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 Schoolchildren at Camp Humphreys, South Korea, line up for the base homecoming parade Oct. 22, 2021. USFK plans to start vaccinating children against COVID-19 this week with the Pfizer vaccine.
Schoolchildren at Camp Humphreys, South Korea, line up for the base homecoming parade Oct. 22, 2021. USFK plans to start vaccinating children against COVID-19 this week with the Pfizer vaccine. (Matthew Marcellus/U.S. Army)

CAMP HUMPHREYS, South Korea — Children from U.S. military families in South Korea this week will be offered Pfizer’s COVID-19 vaccine, less than a month after the Defense Logistics Agency announced it was ready to ship out doses to families stationed overseas.

U.S. Forces Korea, the command responsible for military personnel in South Korea, announced Monday that Pfizer’s BioNTech vaccine is available by appointment for eligible children between the ages of 5 and 11. The vaccine remains voluntary for the children of military families and for military spouses not employed by the federal government. 

The Food and Drug Administration approved Pfizer’s vaccine for emergency use in 5-11 year olds on Oct. 29. The approval followed an independent advisory committee that “overwhelmingly voted in favor” of the measure, according to the FDA.

FDA studies found that age group’s immune response to the vaccine was comparable to that of the 16-25 age group. The administration also reported Pfizer’s vaccine was 90.7% effective in preventing the coronavirus among children ages 5 to 11.

“As a mother and a physician, I know that parents, caregivers, school staff, and children have been waiting for today’s authorization,” acting FDA commissioner Janet Woodcock said in an announcement Oct. 29. “Vaccinating younger children against COVID-19 will bring us closer to returning to a sense of normalcy.”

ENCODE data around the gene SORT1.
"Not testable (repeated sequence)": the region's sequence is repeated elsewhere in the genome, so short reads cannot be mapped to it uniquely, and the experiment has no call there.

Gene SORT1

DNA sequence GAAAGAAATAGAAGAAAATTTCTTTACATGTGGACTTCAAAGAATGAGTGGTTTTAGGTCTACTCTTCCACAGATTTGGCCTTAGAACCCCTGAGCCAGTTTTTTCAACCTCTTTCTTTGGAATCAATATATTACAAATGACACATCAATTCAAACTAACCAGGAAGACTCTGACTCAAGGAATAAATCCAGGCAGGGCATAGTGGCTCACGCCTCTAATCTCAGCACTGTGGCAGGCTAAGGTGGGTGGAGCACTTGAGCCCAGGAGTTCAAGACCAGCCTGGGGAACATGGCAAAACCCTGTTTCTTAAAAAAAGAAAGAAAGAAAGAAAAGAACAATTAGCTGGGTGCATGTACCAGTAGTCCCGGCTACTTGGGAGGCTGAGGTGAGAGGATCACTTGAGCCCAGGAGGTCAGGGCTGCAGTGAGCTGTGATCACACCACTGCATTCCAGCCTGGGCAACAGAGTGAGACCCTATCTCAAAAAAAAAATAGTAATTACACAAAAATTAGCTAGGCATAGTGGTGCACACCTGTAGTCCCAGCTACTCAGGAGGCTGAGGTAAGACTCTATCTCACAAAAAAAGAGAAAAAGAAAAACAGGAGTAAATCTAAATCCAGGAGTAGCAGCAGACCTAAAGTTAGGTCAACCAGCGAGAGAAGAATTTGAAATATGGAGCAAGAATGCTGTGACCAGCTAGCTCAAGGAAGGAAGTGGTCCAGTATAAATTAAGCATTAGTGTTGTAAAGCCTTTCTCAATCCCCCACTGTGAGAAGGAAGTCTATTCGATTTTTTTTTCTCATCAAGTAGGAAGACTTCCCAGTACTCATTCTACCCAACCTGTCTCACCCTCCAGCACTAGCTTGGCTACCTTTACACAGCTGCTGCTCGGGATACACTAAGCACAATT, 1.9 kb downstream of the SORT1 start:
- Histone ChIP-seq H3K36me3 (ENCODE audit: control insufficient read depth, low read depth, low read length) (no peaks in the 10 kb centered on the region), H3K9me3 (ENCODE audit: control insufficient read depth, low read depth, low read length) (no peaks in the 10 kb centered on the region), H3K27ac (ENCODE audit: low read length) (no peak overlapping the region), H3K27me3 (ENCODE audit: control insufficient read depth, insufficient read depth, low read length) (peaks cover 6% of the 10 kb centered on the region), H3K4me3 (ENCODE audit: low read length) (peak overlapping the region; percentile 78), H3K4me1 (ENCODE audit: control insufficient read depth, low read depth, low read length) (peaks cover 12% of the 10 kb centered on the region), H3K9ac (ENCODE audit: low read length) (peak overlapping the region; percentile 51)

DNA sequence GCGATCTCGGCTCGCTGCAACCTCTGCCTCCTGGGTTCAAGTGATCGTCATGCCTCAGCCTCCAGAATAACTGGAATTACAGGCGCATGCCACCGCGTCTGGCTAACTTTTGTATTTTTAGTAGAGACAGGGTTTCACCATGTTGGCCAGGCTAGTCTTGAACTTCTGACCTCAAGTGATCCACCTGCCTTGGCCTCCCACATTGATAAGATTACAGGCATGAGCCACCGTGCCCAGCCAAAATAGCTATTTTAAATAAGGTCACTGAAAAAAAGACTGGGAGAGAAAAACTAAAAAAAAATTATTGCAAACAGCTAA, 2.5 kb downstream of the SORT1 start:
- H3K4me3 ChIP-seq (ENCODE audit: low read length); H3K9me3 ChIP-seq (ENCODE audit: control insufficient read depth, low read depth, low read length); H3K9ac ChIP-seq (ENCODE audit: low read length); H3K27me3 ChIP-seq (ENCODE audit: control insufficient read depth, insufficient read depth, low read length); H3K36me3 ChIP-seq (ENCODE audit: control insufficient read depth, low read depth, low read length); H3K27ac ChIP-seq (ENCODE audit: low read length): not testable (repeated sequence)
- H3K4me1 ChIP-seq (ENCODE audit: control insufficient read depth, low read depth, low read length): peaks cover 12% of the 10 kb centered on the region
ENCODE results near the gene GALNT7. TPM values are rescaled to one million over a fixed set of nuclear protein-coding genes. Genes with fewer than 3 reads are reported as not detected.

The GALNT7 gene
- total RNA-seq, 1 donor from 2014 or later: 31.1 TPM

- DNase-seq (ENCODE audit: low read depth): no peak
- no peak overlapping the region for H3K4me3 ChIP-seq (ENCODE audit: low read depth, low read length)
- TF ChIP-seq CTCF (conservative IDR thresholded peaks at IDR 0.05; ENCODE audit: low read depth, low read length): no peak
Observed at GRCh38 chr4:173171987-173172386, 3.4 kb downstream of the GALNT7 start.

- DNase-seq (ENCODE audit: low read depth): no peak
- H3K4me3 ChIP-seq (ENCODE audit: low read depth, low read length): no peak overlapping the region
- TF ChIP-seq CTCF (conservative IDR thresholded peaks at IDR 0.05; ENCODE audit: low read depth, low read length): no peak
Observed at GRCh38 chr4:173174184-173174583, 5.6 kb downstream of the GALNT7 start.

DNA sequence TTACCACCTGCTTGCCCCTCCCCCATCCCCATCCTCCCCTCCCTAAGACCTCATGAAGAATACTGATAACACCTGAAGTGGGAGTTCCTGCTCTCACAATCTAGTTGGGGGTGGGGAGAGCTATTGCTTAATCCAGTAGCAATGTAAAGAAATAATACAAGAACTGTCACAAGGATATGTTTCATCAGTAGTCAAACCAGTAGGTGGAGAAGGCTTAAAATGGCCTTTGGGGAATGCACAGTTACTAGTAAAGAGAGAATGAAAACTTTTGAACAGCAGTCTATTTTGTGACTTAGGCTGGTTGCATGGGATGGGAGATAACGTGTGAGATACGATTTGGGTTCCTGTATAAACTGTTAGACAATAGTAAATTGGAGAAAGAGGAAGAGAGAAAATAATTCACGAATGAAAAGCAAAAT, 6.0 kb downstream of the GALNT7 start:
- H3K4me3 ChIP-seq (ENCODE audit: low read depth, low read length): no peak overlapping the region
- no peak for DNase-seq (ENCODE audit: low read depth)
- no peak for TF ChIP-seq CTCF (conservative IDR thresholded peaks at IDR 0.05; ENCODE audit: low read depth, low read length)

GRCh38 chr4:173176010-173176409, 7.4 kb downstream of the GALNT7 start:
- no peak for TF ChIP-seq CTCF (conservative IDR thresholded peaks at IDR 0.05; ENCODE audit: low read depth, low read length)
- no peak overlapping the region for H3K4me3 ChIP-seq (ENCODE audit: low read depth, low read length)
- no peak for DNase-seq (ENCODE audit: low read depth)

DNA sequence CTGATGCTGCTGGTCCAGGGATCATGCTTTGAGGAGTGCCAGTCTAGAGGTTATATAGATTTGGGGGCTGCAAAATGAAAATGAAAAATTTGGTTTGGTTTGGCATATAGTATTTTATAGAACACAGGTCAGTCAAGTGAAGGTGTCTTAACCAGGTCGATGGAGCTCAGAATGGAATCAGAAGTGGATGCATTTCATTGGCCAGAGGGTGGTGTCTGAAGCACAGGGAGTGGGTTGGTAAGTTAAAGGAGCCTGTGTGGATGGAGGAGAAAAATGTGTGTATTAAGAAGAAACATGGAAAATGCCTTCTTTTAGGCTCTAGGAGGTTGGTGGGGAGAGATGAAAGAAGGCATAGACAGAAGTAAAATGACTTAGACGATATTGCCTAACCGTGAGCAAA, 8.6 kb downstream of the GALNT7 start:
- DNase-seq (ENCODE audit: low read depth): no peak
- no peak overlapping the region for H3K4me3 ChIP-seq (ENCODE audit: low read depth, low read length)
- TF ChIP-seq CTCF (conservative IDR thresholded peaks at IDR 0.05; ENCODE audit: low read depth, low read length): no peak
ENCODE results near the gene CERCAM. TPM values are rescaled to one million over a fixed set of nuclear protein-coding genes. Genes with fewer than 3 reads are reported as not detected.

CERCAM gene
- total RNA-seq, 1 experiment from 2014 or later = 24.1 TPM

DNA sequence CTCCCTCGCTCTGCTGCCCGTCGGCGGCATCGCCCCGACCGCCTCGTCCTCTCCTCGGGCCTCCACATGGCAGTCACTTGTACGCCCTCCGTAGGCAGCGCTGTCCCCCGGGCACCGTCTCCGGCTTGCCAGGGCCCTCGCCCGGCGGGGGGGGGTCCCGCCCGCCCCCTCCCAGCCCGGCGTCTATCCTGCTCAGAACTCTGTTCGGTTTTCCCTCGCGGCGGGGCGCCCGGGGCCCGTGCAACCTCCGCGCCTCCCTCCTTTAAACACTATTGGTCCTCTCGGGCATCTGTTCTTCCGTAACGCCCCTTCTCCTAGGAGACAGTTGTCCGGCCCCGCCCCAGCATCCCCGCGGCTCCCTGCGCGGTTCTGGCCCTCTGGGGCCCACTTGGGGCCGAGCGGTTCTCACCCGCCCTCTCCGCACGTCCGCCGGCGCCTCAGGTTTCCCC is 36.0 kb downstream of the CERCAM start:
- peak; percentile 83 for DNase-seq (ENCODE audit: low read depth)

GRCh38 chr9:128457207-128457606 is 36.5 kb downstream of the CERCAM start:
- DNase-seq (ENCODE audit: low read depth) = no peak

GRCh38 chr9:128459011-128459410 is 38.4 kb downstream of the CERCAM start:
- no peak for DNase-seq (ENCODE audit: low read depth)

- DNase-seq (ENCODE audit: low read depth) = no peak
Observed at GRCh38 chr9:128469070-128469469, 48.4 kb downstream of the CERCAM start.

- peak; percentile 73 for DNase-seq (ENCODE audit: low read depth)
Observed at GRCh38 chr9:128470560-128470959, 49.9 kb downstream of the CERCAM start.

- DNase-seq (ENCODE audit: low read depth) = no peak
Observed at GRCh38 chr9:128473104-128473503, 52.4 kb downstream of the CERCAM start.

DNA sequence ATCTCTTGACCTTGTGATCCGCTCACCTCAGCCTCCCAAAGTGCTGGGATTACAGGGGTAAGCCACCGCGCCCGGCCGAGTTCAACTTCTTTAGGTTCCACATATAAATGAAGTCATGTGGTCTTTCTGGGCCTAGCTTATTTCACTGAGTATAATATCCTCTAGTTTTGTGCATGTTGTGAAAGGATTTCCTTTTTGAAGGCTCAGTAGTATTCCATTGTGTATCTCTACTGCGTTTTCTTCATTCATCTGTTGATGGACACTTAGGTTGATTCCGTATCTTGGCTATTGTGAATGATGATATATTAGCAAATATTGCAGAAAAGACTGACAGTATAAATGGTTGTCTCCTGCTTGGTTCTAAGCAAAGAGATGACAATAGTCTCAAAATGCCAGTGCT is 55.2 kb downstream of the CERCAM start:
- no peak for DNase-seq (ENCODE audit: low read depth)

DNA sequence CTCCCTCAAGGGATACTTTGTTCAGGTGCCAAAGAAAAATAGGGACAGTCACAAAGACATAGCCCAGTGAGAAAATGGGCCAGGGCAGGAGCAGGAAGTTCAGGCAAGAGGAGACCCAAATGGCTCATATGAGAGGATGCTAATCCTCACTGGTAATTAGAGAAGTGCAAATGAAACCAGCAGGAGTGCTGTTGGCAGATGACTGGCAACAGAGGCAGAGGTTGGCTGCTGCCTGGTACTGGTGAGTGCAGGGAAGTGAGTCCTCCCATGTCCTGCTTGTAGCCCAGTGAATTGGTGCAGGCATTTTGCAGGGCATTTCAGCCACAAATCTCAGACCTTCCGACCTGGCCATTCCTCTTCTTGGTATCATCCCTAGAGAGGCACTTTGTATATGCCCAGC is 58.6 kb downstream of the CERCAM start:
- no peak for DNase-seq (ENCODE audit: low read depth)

Pfizer’s vaccine for children is a lower dose than that of older people, according to the FDA. Approximately 39% of positive cases among people younger than 18 years old in the U.S. were of children between 5-11. Nearly 700 people under 18 years old died of COVID-19 in the U.S. as of Oct. 17, of which 146 were between 5 and 11 years old.

Military bases in Europe are also planning to receive the vaccine for children. Around 28,800 doses were already pre-ordered by international military facilities, the DLA said in a news release Oct. 27. 

Less than 1% of USFK active-duty service members are confirmed positive and over 85% of the community is fully vaccinated, the command reported in its last update on Nov. 9.

South Korea’s Central Disease Control Headquarters reported 2,006 new cases Monday, down from the record high of 3,273 daily cases in September. Over 78% of the population is fully vaccinated and nearly 82% received the first dose of a vaccine.

choi.david@stripes.com

Twitter: @choibboy

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